Making Stringless Yoyos
“My father must have been one of the first guards hired at Rocky Flats in 1952, shortly after my birth. We moved to Arvada in 1957 to the Hutchinson Homes [subdivision] just about a block east of the McDonalds restaurant. We went to church at the Presbyterian Church on the top of the hill across from the cemetery. I was a 9th grader at Oberon Junior High the first year it opened, and my best friend and I wrote the school fight song.
Before long Dad became a chemical operator. Of course, he couldn’t tell us what he did at work – he always joked about making stringless yoyos and straw hats. As I got a little older I became aware of recurring security checks conducted with some of our neighbors. When I was in high school, I got involved in local politics and I know it made Dad nervous that I might get wrapped up in something that would jeopardize his security clearance. I started college the fall after the 1969 fire, and I was aware by then that they were working with radioactive materials and that it was an incredible process to clean up after the fire. He sometimes spoke of having to take “clean up” showers – and I wonder if they didn’t contribute to the terrible skin problems he suffered from. I remember (not sure when exactly, but while I was in college 1969-73) the first time we were able to go past the guard shack for a “family day” tour of one building where we saw what must have been replicas of the glove boxes. That was when I learned that Dad was working with plutonium, but I knew little more than that.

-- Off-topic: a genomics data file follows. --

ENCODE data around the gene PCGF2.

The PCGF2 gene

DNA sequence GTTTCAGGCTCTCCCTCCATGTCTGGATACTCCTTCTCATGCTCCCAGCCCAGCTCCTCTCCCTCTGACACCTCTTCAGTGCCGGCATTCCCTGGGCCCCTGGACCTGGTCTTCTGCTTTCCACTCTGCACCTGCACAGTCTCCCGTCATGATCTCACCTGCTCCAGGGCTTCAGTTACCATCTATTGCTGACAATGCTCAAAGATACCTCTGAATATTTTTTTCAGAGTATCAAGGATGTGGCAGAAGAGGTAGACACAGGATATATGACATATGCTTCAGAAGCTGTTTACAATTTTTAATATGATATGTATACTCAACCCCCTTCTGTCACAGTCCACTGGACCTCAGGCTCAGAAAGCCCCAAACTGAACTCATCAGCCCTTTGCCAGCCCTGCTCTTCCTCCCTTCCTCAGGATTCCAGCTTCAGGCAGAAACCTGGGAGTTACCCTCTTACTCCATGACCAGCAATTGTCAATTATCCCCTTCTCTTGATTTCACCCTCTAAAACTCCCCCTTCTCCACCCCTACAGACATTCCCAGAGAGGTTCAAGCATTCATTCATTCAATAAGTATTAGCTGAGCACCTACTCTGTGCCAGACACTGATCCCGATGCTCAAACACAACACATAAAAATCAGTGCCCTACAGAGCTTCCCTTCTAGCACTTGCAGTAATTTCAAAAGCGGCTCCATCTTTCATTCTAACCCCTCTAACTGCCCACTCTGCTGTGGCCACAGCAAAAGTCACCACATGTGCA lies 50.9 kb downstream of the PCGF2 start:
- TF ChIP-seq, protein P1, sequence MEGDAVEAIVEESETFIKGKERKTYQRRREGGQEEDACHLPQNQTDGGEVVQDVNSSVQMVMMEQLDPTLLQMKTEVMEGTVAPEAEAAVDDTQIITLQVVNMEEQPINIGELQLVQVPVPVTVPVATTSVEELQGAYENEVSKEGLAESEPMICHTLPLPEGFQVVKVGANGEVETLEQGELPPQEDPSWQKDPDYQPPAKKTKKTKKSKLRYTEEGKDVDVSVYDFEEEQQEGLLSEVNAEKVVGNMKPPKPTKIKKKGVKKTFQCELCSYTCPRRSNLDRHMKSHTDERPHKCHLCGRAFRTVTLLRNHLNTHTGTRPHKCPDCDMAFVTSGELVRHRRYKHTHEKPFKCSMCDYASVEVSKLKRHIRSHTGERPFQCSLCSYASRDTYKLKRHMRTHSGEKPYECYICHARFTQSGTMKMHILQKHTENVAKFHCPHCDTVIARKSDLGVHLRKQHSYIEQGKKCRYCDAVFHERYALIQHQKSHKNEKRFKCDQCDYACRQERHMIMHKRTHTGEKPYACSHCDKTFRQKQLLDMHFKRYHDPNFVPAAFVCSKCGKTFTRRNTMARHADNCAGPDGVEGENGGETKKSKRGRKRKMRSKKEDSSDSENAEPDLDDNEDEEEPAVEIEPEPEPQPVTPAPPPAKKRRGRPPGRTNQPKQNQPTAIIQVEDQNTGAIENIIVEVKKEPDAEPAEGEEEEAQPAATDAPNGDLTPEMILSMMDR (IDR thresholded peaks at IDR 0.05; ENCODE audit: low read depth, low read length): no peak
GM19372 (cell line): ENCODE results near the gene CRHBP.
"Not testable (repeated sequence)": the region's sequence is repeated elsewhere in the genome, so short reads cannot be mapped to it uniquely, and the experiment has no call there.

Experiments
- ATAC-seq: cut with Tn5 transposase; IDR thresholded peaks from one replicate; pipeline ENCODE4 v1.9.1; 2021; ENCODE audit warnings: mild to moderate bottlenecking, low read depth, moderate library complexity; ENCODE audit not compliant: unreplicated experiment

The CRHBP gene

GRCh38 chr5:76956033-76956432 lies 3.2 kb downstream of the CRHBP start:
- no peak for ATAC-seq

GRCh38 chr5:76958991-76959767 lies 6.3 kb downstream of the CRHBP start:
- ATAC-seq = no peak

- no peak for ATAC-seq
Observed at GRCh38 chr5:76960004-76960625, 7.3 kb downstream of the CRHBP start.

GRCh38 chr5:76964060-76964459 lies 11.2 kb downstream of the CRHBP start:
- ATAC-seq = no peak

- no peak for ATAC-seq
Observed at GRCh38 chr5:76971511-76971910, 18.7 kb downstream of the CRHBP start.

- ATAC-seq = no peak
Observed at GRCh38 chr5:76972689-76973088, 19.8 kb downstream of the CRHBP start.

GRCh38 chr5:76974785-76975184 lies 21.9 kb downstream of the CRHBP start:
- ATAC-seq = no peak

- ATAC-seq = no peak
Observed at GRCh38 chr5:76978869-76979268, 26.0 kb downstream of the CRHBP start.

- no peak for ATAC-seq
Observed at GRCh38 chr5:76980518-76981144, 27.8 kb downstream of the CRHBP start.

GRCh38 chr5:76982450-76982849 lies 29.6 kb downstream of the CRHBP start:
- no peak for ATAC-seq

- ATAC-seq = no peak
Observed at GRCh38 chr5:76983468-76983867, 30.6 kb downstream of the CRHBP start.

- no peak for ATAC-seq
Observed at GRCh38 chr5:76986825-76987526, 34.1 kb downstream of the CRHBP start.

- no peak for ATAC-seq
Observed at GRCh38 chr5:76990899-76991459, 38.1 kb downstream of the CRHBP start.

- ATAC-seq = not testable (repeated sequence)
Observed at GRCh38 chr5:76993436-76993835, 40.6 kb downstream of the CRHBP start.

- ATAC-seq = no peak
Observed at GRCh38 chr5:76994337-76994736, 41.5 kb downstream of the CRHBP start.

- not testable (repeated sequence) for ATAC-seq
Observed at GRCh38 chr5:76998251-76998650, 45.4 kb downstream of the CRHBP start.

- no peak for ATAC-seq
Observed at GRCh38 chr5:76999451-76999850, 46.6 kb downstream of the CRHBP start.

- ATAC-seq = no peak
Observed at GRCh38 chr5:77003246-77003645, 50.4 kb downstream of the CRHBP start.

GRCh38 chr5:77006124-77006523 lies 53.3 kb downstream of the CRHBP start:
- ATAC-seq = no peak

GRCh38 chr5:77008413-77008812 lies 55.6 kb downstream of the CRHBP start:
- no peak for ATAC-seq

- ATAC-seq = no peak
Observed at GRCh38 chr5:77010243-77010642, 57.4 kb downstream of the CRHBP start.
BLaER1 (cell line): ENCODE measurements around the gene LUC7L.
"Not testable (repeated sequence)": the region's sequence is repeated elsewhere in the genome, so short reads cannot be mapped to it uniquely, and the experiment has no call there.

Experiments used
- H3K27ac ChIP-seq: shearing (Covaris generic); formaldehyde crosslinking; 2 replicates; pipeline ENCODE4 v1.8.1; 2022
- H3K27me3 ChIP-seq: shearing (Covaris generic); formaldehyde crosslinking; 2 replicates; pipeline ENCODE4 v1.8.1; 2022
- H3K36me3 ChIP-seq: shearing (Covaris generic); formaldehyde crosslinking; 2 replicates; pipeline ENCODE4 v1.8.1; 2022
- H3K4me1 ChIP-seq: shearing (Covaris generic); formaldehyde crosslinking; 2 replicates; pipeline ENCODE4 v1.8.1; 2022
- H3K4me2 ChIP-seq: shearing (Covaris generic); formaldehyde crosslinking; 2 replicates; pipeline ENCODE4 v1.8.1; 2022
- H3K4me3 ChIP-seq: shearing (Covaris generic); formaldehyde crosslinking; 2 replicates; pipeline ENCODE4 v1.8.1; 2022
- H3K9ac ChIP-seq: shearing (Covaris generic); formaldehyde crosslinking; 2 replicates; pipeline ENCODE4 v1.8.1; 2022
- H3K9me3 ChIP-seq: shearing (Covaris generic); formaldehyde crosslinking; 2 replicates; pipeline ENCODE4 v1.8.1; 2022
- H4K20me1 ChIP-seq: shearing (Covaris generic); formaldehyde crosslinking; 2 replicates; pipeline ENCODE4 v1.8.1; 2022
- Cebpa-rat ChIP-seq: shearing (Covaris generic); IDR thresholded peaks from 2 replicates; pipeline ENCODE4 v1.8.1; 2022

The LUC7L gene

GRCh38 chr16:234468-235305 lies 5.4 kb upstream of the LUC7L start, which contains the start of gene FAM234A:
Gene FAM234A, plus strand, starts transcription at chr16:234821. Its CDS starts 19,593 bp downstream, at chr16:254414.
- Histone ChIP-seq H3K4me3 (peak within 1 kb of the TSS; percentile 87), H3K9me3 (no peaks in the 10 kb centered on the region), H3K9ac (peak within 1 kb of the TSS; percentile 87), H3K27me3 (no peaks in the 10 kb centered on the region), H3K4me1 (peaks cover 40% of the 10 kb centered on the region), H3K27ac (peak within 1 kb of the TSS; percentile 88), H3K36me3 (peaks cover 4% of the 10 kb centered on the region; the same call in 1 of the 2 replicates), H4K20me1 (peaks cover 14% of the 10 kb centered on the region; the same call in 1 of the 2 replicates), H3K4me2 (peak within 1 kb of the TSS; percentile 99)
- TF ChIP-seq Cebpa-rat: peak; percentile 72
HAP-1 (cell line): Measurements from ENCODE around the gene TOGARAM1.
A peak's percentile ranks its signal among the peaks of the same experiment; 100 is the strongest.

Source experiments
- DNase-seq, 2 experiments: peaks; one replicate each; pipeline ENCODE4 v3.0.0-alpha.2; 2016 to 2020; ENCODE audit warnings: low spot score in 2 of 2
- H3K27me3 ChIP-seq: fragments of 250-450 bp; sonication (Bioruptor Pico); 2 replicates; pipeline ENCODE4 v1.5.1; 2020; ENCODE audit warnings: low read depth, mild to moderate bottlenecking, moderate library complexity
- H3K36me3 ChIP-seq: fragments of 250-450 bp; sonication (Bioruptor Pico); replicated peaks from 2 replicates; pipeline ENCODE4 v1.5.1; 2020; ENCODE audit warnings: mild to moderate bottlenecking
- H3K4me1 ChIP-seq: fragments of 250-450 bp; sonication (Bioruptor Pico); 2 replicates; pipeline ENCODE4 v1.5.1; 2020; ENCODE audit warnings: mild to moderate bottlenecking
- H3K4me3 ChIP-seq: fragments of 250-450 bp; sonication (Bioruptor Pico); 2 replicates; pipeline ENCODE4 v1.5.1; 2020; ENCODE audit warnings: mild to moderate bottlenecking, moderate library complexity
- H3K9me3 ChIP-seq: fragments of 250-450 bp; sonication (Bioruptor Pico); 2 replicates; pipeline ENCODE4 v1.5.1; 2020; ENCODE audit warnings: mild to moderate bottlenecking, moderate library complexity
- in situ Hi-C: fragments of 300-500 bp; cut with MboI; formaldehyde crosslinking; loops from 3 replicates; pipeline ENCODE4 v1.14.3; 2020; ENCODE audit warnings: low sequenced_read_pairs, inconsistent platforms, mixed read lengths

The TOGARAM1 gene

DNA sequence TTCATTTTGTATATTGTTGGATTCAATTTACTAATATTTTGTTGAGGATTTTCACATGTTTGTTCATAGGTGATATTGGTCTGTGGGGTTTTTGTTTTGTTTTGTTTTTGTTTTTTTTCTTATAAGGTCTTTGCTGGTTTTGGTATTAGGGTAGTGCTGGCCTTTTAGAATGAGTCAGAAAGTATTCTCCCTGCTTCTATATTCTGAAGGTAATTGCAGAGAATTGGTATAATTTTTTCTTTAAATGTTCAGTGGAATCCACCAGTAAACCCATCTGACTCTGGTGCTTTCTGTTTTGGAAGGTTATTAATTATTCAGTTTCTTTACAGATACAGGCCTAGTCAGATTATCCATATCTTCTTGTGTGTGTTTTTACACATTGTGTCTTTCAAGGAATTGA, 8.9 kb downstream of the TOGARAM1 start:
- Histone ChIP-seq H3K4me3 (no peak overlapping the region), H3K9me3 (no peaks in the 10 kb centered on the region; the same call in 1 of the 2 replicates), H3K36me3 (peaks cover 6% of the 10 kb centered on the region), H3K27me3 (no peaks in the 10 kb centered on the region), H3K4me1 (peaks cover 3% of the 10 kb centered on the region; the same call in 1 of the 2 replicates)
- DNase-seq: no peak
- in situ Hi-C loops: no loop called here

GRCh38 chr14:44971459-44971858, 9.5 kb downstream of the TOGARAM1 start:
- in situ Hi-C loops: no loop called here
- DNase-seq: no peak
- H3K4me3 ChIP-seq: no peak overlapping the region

Dad worked at Rocky Flats for 30 years and took early retirement . . . he never spoke of any particular dangers. Especially in the later years of his life, I became even more aware of the extreme loyalty people who worked with him had for each other, and what was probably denial of a lot of what he knew to be true or at least suspected.
I have always had a nagging sense of something I can only call guilt that our living was provided by this kind of business. Realizing how unaware the general public was of the horrible situation at Rocky Flats helps me deal somewhat with that. Now my niece and her young son live very close to Standley Lake in a brand new house – so the building continues out that way. Scary thought. After reading your book I spoke with one of my brothers who told me he was among the demonstrators in the 1970′s out near the plant (while Dad was working there). I was unaware of that before. So the layers continue to unfold.”
–A reader in Colorado